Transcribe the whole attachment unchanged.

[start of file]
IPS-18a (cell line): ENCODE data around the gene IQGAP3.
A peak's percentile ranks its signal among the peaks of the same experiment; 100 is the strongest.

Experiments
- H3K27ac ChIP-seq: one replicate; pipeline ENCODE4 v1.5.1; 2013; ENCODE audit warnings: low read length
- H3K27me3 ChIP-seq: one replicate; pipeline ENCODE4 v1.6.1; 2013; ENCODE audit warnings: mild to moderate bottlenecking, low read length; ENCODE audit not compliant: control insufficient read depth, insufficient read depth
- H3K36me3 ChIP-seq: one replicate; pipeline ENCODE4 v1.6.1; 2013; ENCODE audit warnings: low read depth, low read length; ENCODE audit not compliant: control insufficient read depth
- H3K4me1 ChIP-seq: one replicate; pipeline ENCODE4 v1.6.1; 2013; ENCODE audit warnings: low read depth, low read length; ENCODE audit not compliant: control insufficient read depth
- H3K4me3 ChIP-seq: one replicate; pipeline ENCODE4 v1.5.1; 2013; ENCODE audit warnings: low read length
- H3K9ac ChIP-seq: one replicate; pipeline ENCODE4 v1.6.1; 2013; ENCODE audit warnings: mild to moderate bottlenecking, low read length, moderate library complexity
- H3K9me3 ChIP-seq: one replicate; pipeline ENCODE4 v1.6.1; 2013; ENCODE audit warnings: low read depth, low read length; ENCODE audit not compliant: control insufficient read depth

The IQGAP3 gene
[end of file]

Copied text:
IPS-18a (cell line): ENCODE data around the gene IQGAP3.
A peak's percentile ranks its signal among the peaks of the same experiment; 100 is the strongest.

Experiments
- H3K27ac ChIP-seq: one replicate; pipeline ENCODE4 v1.5.1; 2013; ENCODE audit warnings: low read length
- H3K27me3 ChIP-seq: one replicate; pipeline ENCODE4 v1.6.1; 2013; ENCODE audit warnings: mild to moderate bottlenecking, low read length; ENCODE audit not compliant: control insufficient read depth, insufficient read depth
- H3K36me3 ChIP-seq: one replicate; pipeline ENCODE4 v1.6.1; 2013; ENCODE audit warnings: low read depth, low read length; ENCODE audit not compliant: control insufficient read depth
- H3K4me1 ChIP-seq: one replicate; pipeline ENCODE4 v1.6.1; 2013; ENCODE audit warnings: low read depth, low read length; ENCODE audit not compliant: control insufficient read depth
- H3K4me3 ChIP-seq: one replicate; pipeline ENCODE4 v1.5.1; 2013; ENCODE audit warnings: low read length
- H3K9ac ChIP-seq: one replicate; pipeline ENCODE4 v1.6.1; 2013; ENCODE audit warnings: mild to moderate bottlenecking, low read length, moderate library complexity
- H3K9me3 ChIP-seq: one replicate; pipeline ENCODE4 v1.6.1; 2013; ENCODE audit warnings: low read depth, low read length; ENCODE audit not compliant: control insufficient read depth

The IQGAP3 gene